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British-Irish Agreement (Amendment) Bill, 2002: Second Stage.

Tuesday, 26 November 2002

Dáil Éireann Debate
Vol. 558 No. 1

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The Taoiseach: Information on Bertie Ahern Zoom on Bertie Ahern I move: “That the Bill be now read a Second Time.”

The Bill I introduce today is essential to preserve and protect a key element of the Good Friday Agreement – the North-South bodies. The purpose of it is to amend the British-Irish Agreement Act, 1999, to enable the decisions of the North-South Ministerial Council – NSMC – in relation to the North-South bodies to be taken by the Irish and British governments together, during this period in which devolved government in Northern Ireland is temporarily suspended. I am grateful to the House for agreeing to take the Bill as a matter of urgency and for its co-operation in agreeing to take all Stages today.

Immediately following the suspension of devolved government, the Irish and British Governments issued a joint statement which made clear that, while the Assembly was suspended, the Agreement was not. This is a vital distinction. We also gave a commitment to work together during the temporary suspension period to ensure that the Agreement and its achievements were protected and developed. Pending the restoration of devolved government, therefore, it falls to the two Governments, as guardians of the Agreement, to take whatever steps are necessary to fulfil this mandate and to manage the period ahead. In so doing, I firmly believe we are acting in accordance with the wishes and desires of the majority of the people on this island who voted for the Agreement and whose support gives it an enduring democratic strength and authority, which must be respected. We therefore have a clear and compelling responsibility to take action to maintain the North-South bodies during this interim period.

The British-Irish Agreement (Amendment) Bill amends the British-Irish Agreement Act of 1999. That Act gave domestic legislative effect to the agreements between the British and Irish Governments to establish the North-South Implementation Bodies. The North-South bodies were a central element of the Good Friday Agreement of 10 April, 1998 and, in particular, the strand two institutional arrangements which formed part of that Agreement. The bodies come under the overall policy direction of the North-South Ministerial Council and are accountable to it for their operations. They must receive Council approval for their annual budgets, operating plans, recruitment plans and other arrangements. During the current temporary suspension of devolved government, no meetings of the NSMC can take place. Therefore, the Council is unable to make decisions affecting the bodies.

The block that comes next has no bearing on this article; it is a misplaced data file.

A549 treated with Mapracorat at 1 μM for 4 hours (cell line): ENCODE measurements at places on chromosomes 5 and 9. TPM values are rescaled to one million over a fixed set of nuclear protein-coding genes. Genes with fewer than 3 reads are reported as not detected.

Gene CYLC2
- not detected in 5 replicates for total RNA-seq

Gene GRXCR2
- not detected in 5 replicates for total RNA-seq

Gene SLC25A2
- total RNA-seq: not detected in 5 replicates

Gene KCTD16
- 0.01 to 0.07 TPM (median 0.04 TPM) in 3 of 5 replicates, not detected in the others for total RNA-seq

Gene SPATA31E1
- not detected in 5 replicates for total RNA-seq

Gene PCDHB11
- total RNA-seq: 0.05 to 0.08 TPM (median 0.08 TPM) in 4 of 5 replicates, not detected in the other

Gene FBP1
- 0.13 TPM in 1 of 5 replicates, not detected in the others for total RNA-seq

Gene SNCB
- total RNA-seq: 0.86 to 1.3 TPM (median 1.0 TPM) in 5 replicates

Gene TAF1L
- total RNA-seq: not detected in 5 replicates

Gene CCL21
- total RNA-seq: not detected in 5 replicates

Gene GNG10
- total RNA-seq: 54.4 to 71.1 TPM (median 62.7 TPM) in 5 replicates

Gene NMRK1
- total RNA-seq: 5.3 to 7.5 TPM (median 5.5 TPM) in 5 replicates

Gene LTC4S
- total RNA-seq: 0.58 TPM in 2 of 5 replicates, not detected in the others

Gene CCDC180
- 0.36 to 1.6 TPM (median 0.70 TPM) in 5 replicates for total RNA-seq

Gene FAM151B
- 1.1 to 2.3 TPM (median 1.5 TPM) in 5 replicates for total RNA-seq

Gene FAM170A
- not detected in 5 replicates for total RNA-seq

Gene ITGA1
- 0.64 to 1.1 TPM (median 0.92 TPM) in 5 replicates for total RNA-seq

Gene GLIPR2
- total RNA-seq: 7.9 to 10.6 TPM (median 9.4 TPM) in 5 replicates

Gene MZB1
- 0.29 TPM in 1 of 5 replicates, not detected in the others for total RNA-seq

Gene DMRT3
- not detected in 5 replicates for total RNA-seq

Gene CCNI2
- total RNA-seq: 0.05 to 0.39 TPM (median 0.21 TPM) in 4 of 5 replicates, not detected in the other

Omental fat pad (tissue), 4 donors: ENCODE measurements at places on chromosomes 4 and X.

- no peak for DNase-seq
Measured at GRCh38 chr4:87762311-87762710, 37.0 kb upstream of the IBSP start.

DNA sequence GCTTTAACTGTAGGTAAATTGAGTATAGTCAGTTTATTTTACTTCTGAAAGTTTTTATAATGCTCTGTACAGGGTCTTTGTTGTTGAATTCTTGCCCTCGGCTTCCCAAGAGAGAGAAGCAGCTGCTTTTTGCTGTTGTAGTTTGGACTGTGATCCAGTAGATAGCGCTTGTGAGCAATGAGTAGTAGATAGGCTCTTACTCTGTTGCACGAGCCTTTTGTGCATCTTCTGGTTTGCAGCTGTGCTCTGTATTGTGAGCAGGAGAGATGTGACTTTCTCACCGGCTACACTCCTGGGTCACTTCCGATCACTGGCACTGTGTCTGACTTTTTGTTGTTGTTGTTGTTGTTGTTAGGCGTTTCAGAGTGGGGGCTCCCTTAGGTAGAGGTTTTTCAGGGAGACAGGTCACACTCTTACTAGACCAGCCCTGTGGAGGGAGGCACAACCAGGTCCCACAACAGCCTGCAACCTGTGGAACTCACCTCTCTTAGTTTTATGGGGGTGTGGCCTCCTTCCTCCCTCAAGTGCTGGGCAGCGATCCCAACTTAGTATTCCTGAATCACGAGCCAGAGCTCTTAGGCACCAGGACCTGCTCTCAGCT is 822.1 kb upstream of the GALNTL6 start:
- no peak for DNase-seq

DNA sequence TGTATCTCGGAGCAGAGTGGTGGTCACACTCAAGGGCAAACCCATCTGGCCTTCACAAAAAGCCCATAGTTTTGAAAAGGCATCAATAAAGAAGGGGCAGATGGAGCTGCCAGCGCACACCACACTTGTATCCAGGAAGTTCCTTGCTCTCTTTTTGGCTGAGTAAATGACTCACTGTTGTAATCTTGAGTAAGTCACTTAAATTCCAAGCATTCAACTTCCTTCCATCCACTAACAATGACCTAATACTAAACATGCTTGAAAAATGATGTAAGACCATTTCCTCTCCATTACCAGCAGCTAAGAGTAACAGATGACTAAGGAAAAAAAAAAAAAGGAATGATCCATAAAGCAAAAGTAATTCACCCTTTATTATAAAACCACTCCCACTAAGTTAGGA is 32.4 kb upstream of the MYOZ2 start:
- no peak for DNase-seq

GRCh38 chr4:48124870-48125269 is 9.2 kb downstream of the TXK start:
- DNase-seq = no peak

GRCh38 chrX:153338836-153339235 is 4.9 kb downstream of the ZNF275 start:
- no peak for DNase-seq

[56]The bodies were established by an international agreement between the British and Irish Governments. As long as that agreement remains in force, unamended, the bodies continue to exist and must operate in accordance with its provisions. That means they must seek NSMC approval for matters such as those I have mentioned. If the bodies are not in a position to obtain NSMC approval for their annual budgets and business plans, they will be unable to operate successfully. They would also, effectively, be left unaccountable to any outside authority. This is not a desirable state of affairs from the political point of view nor from the point of view of good corporate governance. The two Governments want to ensure the continued successful operation of the North-South bodies. Therefore, we have temporarily amended the terms of the international agreement establishing the bodies, by means of a supplementary agreement. This supplementary agreement allows for the decisions of the NSMC in relation to the North-South bodies to be taken by the two Governments, pending the restoration of devolved government.